Shifting to paid care can be emotionally difficult, even when it is obvious that it is in an elder loved one’s best interest. A healthy transition can induce feelings of failure and guilt, especially if a senior loved one values his or her independence and resists.
Statements like, “I don’t need any help,” or, “I don’t want a stranger in my house,” can be crushing when you are trying to help. Just like a parent looks after the best interests of a young child, an adult child may need to look after the best interests of his or her elder parent.
Let us share a few suggestions for you to consider when launching into a paid caregiver dynamic:
Reassure an elder loved one that hiring help does not mean that you are going to abandon him or her.
Be present for initial meetings between the caregiver and an aging loved one to help establish rapport.
Show outside caregivers how to do things in ways that are familiar and pleasing to the senior adult to help them feel comfortable.
Tell an elder loved one that working with a care provider is something they can do to take part in his or her own care.
Include an elder loved one in the caregiver process by asking him or her to try it out for a week, and then listen to feedback.
When selecting caregivers, try to find a personality or cultural match to create a sense of common ground, although cultural differences also make for interesting combinations.
Once the relationship is established always check-in to keep an eye on things.
Above all, an elder loved one’s quality of life, and therefore, quality of care, is the most important objective in any caregiver relationship, whether family or paid. Feelings of guilt can be overcome in taking steps to achieve this important objective. We work with families each day to solve challenges just like the one described here. Let us know how we can help you and your loved ones today.
As we age, our bodies experience a number of changes, particularly in the way it functions. Tasks that were once easy to accomplish, such as getting dressed, bathing, eating, and generally getting around, may be more difficult to perform. These can be difficult changes for your senior loved one to accept, and they may feel hesitant to lean on you for assistance. We know how important the safety of your loved one is, which is why we want to share with you a few tips to help your senior loved one successfully and comfortable navigate daily activities and tasks.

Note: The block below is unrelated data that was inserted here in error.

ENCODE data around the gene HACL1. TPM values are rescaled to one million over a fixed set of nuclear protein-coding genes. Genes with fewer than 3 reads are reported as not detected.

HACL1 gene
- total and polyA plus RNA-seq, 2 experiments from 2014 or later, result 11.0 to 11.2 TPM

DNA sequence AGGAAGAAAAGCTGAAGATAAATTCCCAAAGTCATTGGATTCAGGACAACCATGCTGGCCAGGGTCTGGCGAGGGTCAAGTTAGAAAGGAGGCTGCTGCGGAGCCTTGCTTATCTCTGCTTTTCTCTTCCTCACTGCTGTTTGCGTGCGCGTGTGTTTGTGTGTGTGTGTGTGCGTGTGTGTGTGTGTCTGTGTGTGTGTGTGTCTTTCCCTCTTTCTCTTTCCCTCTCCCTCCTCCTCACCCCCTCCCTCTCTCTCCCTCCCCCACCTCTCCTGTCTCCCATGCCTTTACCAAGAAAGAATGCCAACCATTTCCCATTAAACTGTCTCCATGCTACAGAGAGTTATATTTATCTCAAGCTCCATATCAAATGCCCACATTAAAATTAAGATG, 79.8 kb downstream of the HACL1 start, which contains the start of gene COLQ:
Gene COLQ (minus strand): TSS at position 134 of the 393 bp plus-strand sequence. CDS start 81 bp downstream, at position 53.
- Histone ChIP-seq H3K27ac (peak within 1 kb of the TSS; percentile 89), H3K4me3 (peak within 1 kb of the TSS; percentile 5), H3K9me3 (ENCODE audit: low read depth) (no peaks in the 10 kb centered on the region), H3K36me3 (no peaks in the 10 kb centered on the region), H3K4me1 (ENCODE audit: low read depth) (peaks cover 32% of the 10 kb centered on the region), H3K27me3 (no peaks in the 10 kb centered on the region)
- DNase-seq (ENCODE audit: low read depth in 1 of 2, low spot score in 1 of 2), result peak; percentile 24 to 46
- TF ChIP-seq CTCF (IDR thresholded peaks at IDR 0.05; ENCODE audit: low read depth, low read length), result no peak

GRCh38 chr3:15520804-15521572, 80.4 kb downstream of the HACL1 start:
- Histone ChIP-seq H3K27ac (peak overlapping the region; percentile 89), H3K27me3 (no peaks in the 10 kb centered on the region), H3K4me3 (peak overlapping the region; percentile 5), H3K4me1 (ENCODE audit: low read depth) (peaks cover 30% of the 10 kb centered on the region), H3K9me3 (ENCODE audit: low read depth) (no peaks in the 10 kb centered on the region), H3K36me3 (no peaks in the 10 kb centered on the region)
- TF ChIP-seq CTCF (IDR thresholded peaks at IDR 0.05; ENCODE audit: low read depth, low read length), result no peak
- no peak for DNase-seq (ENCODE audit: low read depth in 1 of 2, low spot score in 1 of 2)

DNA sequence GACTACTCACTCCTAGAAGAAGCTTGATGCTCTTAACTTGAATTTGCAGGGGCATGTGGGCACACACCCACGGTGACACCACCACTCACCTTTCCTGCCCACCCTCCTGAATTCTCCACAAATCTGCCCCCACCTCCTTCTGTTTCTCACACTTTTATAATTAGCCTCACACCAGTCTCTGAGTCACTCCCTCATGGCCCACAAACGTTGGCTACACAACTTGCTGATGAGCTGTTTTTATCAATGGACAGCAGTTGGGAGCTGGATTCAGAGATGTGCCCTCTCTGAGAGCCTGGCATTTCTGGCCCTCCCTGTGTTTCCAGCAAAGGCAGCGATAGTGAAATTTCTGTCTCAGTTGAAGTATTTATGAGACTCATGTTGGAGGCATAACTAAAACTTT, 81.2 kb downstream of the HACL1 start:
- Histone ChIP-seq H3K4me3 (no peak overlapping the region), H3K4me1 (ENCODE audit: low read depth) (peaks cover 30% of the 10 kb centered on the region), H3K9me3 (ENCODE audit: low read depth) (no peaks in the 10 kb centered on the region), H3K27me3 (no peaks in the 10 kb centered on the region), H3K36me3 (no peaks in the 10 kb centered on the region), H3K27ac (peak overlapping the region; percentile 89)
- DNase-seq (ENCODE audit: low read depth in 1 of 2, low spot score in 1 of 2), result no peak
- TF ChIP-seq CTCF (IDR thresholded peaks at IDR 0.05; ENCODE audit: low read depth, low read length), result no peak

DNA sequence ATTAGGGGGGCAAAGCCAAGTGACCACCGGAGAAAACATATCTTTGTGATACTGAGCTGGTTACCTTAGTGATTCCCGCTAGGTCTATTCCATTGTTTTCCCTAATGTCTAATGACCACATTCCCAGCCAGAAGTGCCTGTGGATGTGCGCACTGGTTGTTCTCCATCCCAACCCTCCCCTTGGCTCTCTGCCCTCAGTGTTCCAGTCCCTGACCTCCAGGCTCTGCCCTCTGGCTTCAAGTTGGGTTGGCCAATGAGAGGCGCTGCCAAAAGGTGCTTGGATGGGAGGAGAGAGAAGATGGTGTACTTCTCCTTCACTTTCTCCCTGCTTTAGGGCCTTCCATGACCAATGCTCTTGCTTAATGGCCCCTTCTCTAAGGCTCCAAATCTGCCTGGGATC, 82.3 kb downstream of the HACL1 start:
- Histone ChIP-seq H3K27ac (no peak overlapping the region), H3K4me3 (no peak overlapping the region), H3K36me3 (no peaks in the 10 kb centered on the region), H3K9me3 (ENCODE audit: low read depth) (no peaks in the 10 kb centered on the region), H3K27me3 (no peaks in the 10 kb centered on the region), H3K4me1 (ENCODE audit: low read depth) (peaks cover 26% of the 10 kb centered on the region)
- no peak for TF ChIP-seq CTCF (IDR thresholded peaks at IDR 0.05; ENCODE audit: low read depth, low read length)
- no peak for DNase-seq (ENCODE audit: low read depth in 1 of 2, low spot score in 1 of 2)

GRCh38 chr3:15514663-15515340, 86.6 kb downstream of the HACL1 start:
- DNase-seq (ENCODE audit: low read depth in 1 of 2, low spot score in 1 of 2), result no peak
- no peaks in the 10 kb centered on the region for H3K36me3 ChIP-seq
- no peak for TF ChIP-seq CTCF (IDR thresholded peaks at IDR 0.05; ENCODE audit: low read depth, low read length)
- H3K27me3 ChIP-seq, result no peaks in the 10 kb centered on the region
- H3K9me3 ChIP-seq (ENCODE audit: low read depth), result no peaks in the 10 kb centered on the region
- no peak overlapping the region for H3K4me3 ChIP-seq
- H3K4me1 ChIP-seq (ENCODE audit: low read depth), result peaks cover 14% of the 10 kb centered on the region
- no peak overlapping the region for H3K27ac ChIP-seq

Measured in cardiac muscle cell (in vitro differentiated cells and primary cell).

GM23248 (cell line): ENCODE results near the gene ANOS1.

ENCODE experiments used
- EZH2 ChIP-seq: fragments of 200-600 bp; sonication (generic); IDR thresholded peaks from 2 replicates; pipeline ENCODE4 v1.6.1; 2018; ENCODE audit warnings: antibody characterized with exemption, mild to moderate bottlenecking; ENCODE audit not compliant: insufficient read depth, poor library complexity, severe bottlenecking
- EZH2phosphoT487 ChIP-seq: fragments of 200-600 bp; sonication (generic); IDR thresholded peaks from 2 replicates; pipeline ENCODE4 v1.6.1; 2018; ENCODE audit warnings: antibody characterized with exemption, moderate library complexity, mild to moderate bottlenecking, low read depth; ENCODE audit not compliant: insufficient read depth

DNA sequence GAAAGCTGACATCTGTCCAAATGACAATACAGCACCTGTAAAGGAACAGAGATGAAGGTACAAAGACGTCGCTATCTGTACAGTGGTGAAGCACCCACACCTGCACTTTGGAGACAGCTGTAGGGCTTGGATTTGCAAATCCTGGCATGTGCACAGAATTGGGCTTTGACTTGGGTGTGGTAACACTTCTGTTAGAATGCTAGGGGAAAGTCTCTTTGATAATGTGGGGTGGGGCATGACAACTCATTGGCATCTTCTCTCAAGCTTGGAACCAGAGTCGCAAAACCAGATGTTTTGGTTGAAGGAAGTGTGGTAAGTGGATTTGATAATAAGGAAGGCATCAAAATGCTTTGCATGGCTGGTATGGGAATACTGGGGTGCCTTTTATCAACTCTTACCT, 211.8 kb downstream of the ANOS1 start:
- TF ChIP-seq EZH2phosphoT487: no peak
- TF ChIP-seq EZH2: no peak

First, it is important to evaluate your senior loved one’s specific needs. Not every senior experiences the same difficulties, and your loved one may feel embarrassed to share their challenges with you. We encourage you to monitor your loved one moving around and performing daily tasks, like eating and getting themselves ready. It is important to remember that the tasks your loved one finds challenging may change as he or she continues to age. If you feel more comfortable hiring a professional to evaluate your loved one’s needs, there are home assistance personnel who can monitor your loved one for you.
If your senior loved one does not have a daily routine in place, it may be time to help them create one. This can add stability to your loved one’s life and avoid causing him or her unnecessary stress. Having a routine can help your loved one feel more comfortable navigating daily tasks, as he or she will follow the same steps each day.
Unfortunately, sometimes your senior loved one may need more help than you can provide. As difficult as it can be to think about moving your loved one into a nursing home or assisted living facility, sometimes it is in his or her best interest to do so. If your loved one is still mostly functional and healthy, a home caregiver may be able to provide the care he or she needs. If your loved one has worsening health conditions and frequently falls, these may be signs that he or she would benefit from living in a care facility.
Encouraging your senior loved one to lean on you for support can significantly improve his or her quality of life. If you have questions or if you are ready to discuss a plan for your loved one’s long-term care, do not wait to contact our office to meet with experienced Elder Law attorney, Scott Selis.